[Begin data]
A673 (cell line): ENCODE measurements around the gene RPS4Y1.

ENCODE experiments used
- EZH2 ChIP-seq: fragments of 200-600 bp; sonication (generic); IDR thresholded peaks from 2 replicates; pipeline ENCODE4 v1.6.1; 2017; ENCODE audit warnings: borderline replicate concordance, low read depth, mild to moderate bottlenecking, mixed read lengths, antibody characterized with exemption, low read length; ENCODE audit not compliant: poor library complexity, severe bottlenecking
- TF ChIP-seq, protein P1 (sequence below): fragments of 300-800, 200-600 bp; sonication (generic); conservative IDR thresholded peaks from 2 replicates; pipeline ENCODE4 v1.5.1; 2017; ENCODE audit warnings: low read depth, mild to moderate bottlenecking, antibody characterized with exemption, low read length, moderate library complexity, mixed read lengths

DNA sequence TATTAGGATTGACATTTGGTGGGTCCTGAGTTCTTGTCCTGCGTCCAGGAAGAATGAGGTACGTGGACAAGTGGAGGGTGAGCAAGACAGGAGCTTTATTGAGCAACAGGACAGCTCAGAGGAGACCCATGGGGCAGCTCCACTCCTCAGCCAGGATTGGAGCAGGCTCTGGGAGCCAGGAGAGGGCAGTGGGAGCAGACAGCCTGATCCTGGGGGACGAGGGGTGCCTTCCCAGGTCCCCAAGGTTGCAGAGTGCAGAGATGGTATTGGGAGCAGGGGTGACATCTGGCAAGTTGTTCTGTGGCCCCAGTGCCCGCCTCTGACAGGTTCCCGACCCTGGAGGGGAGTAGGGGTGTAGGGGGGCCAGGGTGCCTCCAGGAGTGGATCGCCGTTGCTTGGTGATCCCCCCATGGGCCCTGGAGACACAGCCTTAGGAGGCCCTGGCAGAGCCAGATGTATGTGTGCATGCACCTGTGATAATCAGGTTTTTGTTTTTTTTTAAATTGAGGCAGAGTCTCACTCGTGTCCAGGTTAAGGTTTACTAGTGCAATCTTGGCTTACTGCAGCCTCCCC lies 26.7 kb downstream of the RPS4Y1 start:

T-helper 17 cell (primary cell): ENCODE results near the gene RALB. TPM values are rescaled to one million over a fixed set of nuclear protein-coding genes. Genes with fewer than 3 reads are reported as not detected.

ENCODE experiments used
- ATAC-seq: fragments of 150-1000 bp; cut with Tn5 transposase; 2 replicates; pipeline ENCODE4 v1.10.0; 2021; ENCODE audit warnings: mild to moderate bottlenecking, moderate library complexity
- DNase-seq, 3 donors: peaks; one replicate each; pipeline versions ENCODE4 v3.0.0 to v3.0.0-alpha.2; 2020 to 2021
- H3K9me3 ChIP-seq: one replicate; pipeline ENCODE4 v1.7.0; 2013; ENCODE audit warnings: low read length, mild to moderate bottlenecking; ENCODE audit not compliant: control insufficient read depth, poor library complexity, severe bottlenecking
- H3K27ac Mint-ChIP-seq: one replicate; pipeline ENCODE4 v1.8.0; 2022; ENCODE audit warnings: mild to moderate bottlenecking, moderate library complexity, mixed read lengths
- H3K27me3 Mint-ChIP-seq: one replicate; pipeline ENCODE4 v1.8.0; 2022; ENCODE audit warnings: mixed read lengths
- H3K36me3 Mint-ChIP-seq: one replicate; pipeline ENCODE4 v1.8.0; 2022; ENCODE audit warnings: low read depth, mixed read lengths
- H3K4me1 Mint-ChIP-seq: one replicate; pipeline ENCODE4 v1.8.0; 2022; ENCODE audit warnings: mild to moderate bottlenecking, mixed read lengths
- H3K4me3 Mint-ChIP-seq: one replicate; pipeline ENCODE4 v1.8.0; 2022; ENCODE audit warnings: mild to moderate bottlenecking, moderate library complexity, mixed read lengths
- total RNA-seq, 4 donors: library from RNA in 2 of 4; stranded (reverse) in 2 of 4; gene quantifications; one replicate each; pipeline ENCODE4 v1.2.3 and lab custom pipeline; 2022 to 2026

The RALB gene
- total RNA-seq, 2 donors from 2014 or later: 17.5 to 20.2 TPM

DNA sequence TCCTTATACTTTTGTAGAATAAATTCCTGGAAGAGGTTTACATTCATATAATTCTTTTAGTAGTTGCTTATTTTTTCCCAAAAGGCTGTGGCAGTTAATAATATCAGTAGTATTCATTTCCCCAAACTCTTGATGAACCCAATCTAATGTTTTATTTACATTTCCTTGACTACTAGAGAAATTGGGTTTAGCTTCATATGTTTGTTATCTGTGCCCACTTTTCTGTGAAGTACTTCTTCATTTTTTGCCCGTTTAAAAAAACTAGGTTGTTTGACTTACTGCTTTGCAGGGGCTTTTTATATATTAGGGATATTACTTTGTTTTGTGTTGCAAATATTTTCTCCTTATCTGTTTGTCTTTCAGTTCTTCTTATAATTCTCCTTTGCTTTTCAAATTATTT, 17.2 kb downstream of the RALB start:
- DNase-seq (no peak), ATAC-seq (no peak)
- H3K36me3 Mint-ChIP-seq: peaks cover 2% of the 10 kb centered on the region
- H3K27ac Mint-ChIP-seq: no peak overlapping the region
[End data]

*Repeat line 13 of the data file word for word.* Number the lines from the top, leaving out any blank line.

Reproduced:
- H3K36me3 Mint-ChIP-seq: one replicate; pipeline ENCODE4 v1.8.0; 2022; ENCODE audit warnings: low read depth, mixed read lengths